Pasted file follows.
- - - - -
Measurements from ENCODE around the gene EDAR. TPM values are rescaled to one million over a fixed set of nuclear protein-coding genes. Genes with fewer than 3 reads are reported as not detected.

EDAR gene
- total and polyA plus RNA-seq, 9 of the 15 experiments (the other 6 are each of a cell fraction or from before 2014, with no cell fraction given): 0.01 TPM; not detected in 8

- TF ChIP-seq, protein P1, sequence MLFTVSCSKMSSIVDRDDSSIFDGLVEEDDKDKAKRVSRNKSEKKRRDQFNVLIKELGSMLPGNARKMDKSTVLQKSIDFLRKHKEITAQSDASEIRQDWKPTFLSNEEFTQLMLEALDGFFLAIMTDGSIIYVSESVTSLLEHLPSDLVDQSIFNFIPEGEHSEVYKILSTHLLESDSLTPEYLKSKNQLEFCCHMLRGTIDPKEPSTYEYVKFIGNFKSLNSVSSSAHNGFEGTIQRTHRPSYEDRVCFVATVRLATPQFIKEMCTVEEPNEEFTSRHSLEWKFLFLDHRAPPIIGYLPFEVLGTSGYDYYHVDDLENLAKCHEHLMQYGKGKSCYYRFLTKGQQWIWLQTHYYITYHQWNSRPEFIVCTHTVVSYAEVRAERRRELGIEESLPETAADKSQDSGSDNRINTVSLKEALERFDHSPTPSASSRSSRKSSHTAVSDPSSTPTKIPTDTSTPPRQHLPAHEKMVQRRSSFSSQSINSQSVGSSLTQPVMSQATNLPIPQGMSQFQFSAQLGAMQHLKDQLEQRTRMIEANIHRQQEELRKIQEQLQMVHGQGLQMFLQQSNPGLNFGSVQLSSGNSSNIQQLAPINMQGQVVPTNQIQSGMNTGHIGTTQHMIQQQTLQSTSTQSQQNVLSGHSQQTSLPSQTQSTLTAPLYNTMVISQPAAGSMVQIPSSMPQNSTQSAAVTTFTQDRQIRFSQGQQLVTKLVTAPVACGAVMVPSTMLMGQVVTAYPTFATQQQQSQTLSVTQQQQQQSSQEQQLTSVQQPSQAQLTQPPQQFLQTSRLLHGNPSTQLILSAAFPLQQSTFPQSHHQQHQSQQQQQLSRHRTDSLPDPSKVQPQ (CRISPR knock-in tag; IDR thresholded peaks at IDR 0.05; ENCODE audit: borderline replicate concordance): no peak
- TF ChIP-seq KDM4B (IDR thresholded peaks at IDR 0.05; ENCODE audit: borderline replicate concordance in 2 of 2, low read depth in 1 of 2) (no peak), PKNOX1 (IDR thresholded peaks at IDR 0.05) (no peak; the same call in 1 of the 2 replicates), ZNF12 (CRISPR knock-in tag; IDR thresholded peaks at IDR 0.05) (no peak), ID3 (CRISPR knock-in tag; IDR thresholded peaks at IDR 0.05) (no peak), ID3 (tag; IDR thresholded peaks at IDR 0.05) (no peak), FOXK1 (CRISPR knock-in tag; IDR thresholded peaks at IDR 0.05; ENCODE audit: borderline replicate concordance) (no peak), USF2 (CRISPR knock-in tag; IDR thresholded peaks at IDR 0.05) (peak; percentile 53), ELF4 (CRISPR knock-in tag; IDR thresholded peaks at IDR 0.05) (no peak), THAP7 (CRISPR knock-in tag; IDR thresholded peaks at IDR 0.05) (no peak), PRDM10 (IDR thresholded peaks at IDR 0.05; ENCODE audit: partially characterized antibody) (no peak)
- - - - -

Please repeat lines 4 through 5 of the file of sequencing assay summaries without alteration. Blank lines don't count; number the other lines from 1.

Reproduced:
- TF ChIP-seq, protein P1, sequence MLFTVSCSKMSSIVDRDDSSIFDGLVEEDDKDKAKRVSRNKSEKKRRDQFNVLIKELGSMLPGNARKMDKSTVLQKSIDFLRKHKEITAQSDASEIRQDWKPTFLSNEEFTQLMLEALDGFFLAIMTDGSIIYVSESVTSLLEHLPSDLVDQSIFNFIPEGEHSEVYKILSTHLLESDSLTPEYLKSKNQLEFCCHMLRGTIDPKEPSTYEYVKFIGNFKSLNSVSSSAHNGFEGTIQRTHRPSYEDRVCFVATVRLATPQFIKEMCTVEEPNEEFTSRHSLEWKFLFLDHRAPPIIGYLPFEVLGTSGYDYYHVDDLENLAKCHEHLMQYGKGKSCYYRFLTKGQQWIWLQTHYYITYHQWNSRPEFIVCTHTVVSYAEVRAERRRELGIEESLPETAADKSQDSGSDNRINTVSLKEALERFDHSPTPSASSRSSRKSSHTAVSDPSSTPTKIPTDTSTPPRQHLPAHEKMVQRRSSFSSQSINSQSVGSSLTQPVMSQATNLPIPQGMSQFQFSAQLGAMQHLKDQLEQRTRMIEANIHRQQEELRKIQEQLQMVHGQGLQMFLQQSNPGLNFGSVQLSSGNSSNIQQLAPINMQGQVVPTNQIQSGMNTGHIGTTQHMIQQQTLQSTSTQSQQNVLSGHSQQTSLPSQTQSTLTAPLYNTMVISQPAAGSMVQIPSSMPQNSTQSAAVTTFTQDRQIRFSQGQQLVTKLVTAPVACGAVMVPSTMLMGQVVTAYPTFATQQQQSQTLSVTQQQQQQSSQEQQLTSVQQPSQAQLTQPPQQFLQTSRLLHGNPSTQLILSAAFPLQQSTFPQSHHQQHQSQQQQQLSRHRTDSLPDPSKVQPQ (CRISPR knock-in tag; IDR thresholded peaks at IDR 0.05; ENCODE audit: borderline replicate concordance): no peak
- TF ChIP-seq KDM4B (IDR thresholded peaks at IDR 0.05; ENCODE audit: borderline replicate concordance in 2 of 2, low read depth in 1 of 2) (no peak), PKNOX1 (IDR thresholded peaks at IDR 0.05) (no peak; the same call in 1 of the 2 replicates), ZNF12 (CRISPR knock-in tag; IDR thresholded peaks at IDR 0.05) (no peak), ID3 (CRISPR knock-in tag; IDR thresholded peaks at IDR 0.05) (no peak), ID3 (tag; IDR thresholded peaks at IDR 0.05) (no peak), FOXK1 (CRISPR knock-in tag; IDR thresholded peaks at IDR 0.05; ENCODE audit: borderline replicate concordance) (no peak), USF2 (CRISPR knock-in tag; IDR thresholded peaks at IDR 0.05) (peak; percentile 53), ELF4 (CRISPR knock-in tag; IDR thresholded peaks at IDR 0.05) (no peak), THAP7 (CRISPR knock-in tag; IDR thresholded peaks at IDR 0.05) (no peak), PRDM10 (IDR thresholded peaks at IDR 0.05; ENCODE audit: partially characterized antibody) (no peak)